Maybe you didn’t hear the message explicitly, but at some point in your life you were probably asked to stop having fun. The result, an adulthood characterized by working long hours, barely breaking for lunch, returning home at the end of the day tired and defeated, and merely moving through the motions from one day to the next. Not everyone falls into this mode of routine, but I’d say most of us do. If you find yourself stuck in stagnation and seriousness, I encourage you to break the cycle and allow time for silliness and play, your inner child will thank you.
My brother and I often joke about how there are two types of people in the world: those who have kids and those who don’t. You don’t have to be a biological mother or father to fall into the former category, just spending time with children is enough, whether that means having a niece or nephew, godson or daughter, cousin, neighbor, good friend’s children, or group you volunteer with. Being with children can bring out a side of you long since suppressed by years of responsibility and the sense that becoming an adult means being serious all the time.
When my niece was first born I cared for her in the mornings while my brother and his wife worked. There are few things more fulfilling than making a baby laugh. Even when she was non-verbal, making silly faces, dancing, waving my arms and legs, jumping up and down, and shaking the hair that then reached down to my waist, would incite her little laugh and arm and leg waving from the safety of her strap-in bouncy chair.
As she got older and more mobile, she began leading the fun. In the summer we’d roll and run through the grass in the backyard, crawling and gnashing our teeth like monsters, lying on our backs and staring up at the sky. “Run auntie, run!” she’d yell as I chased her around bushes and plastic playthings.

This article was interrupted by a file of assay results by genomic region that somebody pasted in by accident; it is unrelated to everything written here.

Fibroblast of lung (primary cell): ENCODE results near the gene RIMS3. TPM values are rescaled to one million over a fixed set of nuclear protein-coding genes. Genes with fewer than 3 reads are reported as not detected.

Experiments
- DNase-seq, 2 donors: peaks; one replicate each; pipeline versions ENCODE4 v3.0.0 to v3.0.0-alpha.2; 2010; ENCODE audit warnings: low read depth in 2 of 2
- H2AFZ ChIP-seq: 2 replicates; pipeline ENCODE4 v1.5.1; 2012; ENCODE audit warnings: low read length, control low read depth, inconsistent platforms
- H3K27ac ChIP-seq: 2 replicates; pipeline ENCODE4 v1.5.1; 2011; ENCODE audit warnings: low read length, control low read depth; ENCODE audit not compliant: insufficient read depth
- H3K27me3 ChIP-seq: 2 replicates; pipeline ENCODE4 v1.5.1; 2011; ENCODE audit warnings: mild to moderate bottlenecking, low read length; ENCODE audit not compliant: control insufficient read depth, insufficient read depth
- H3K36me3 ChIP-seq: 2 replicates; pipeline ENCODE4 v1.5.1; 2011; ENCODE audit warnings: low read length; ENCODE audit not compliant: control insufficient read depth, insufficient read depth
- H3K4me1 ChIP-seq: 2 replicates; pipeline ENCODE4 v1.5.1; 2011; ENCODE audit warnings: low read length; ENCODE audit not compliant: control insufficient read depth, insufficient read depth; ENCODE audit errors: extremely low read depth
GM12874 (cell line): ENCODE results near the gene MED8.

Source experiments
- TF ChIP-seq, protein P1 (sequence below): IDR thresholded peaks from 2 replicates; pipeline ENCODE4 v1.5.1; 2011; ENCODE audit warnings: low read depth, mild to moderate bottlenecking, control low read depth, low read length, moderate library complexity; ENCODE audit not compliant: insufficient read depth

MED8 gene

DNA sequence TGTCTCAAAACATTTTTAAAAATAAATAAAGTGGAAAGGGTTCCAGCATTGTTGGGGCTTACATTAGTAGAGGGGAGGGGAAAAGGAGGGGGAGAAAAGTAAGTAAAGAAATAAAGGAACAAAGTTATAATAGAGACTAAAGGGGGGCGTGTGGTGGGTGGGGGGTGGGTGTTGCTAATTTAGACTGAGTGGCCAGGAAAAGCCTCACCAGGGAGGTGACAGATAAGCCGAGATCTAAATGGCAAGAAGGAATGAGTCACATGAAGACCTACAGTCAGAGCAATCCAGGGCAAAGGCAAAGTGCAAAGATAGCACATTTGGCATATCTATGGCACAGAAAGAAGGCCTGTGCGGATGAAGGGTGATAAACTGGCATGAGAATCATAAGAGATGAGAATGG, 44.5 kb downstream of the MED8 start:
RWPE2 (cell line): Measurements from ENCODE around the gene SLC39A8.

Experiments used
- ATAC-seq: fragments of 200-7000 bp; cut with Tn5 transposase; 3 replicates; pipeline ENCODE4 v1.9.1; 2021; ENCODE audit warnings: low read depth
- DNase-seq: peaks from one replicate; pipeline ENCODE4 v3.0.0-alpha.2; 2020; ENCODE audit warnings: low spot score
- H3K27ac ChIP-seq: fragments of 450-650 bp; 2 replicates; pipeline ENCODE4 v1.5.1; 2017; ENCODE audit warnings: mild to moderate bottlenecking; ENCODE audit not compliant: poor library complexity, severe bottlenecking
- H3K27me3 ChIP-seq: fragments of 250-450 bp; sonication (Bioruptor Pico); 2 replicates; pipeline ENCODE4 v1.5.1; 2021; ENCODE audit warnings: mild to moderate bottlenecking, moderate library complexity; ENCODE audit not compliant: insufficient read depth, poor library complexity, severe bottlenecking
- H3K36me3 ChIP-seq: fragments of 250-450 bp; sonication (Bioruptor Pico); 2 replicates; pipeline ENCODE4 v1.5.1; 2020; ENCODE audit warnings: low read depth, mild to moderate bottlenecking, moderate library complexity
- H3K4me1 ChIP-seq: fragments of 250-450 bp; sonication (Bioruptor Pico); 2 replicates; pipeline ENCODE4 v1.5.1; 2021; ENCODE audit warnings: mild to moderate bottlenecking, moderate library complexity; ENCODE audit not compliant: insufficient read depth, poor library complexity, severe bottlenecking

One summer, she asked me to imitate her on a big, green, inflated bouncy snail. She climbed on it’s back and bounced three times before rolling herself over and into the grass. I followed suit and she erupted in a squeal of laughter. I felt tears swelling up in my eyes. I’d been under so much pressure in life and the moment of forgetfulness, of letting it all go was the best catharsis I could wish for.
Late summer into fall when I began caring for her full-time once again, we started doing spontaneous “noga” sessions in my living room. She threw herself into yoga poses taught to her in preschool and invented her own. Inspired, I spontaneously signed up to do a children’s yoga training one weekend in November.
Much of the training involved participating in sample classes for children ages 2-13. We roared and stomped like dinosaurs, swam like fish, hissed and meowed like cats, played games, sang songs, and practiced poses for animals, mystical creatures, and fairy tales.
Sometimes as children we are forced to grow up too quickly. From a young age we are indoctrinated into a system of order and rules– forced to sit straight in chairs at desks for hours a day, follow instructions, keep quiet, color between the lines, and quell our inner silliness. I can remember times growing up when I’d go too long without laughing and when finally something set me off I’d convulse and giggle without stopping. I have more than one memory of being scolded by a classroom teacher to stop laughing. In fourth grade my friends and I all tried to make each other laugh when reading out loud to the class. I dreaded being called on to read because inevitably someone would do something to set the laughter choking out between words and I’d be forced to turn my desk away from the class into a corner as if there should be shame in my silliness.